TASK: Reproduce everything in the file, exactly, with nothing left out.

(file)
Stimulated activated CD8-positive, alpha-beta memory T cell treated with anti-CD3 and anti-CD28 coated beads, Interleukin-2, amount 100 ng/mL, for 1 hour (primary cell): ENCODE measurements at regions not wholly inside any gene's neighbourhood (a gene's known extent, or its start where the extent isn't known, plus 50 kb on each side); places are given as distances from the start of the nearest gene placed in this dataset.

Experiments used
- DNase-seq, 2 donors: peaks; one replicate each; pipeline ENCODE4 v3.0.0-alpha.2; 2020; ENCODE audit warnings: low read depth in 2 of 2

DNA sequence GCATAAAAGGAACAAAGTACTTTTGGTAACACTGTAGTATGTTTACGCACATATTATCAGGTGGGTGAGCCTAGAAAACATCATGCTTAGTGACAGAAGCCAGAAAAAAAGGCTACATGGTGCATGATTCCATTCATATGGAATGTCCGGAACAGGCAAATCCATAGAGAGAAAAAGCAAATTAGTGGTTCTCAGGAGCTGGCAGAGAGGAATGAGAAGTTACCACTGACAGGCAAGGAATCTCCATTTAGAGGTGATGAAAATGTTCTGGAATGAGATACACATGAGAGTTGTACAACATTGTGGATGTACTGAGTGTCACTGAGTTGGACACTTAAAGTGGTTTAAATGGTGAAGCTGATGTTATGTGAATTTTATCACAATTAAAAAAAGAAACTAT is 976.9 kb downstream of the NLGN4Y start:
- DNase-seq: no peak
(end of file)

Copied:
Stimulated activated CD8-positive, alpha-beta memory T cell treated with anti-CD3 and anti-CD28 coated beads, Interleukin-2, amount 100 ng/mL, for 1 hour (primary cell): ENCODE measurements at regions not wholly inside any gene's neighbourhood (a gene's known extent, or its start where the extent isn't known, plus 50 kb on each side); places are given as distances from the start of the nearest gene placed in this dataset.

Experiments used
- DNase-seq, 2 donors: peaks; one replicate each; pipeline ENCODE4 v3.0.0-alpha.2; 2020; ENCODE audit warnings: low read depth in 2 of 2

DNA sequence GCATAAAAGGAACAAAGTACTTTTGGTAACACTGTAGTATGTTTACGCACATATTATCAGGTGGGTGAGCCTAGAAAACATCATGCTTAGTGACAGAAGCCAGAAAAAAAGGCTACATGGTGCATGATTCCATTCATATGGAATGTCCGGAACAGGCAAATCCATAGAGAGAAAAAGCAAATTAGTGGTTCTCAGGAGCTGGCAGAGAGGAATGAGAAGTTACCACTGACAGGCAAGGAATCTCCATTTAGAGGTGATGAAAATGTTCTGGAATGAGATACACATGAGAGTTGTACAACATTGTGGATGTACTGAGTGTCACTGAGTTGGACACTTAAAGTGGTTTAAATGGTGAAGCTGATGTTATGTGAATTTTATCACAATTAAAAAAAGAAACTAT is 976.9 kb downstream of the NLGN4Y start:
- DNase-seq: no peak